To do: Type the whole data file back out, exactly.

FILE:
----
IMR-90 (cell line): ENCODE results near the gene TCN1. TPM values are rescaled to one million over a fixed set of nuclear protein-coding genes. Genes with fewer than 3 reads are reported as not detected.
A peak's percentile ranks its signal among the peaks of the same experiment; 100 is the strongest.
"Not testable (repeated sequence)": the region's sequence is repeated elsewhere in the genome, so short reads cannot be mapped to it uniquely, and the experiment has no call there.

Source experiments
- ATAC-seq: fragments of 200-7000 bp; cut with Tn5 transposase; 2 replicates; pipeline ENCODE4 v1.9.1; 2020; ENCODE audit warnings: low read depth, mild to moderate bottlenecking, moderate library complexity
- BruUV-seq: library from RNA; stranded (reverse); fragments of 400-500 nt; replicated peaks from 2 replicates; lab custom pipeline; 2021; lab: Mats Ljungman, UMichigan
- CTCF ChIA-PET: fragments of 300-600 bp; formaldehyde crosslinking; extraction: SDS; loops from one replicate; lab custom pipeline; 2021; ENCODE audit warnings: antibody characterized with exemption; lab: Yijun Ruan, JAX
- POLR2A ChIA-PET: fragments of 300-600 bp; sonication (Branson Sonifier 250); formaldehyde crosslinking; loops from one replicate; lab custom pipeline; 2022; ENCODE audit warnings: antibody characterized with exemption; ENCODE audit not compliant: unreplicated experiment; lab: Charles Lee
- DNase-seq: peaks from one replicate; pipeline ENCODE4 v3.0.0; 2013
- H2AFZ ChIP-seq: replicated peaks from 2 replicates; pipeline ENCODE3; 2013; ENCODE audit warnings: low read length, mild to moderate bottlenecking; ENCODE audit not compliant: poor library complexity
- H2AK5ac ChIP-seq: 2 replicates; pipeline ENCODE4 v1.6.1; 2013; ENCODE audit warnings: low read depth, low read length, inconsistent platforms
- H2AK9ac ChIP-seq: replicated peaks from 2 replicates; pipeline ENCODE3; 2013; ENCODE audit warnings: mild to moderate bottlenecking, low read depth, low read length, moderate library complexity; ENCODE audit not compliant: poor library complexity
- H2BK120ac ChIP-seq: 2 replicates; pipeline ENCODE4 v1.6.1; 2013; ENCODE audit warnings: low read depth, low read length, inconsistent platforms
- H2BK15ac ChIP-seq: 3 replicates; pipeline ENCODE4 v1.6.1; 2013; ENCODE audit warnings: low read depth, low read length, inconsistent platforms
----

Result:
IMR-90 (cell line): ENCODE results near the gene TCN1. TPM values are rescaled to one million over a fixed set of nuclear protein-coding genes. Genes with fewer than 3 reads are reported as not detected.
A peak's percentile ranks its signal among the peaks of the same experiment; 100 is the strongest.
"Not testable (repeated sequence)": the region's sequence is repeated elsewhere in the genome, so short reads cannot be mapped to it uniquely, and the experiment has no call there.

Source experiments
- ATAC-seq: fragments of 200-7000 bp; cut with Tn5 transposase; 2 replicates; pipeline ENCODE4 v1.9.1; 2020; ENCODE audit warnings: low read depth, mild to moderate bottlenecking, moderate library complexity
- BruUV-seq: library from RNA; stranded (reverse); fragments of 400-500 nt; replicated peaks from 2 replicates; lab custom pipeline; 2021; lab: Mats Ljungman, UMichigan
- CTCF ChIA-PET: fragments of 300-600 bp; formaldehyde crosslinking; extraction: SDS; loops from one replicate; lab custom pipeline; 2021; ENCODE audit warnings: antibody characterized with exemption; lab: Yijun Ruan, JAX
- POLR2A ChIA-PET: fragments of 300-600 bp; sonication (Branson Sonifier 250); formaldehyde crosslinking; loops from one replicate; lab custom pipeline; 2022; ENCODE audit warnings: antibody characterized with exemption; ENCODE audit not compliant: unreplicated experiment; lab: Charles Lee
- DNase-seq: peaks from one replicate; pipeline ENCODE4 v3.0.0; 2013
- H2AFZ ChIP-seq: replicated peaks from 2 replicates; pipeline ENCODE3; 2013; ENCODE audit warnings: low read length, mild to moderate bottlenecking; ENCODE audit not compliant: poor library complexity
- H2AK5ac ChIP-seq: 2 replicates; pipeline ENCODE4 v1.6.1; 2013; ENCODE audit warnings: low read depth, low read length, inconsistent platforms
- H2AK9ac ChIP-seq: replicated peaks from 2 replicates; pipeline ENCODE3; 2013; ENCODE audit warnings: mild to moderate bottlenecking, low read depth, low read length, moderate library complexity; ENCODE audit not compliant: poor library complexity
- H2BK120ac ChIP-seq: 2 replicates; pipeline ENCODE4 v1.6.1; 2013; ENCODE audit warnings: low read depth, low read length, inconsistent platforms
- H2BK15ac ChIP-seq: 3 replicates; pipeline ENCODE4 v1.6.1; 2013; ENCODE audit warnings: low read depth, low read length, inconsistent platforms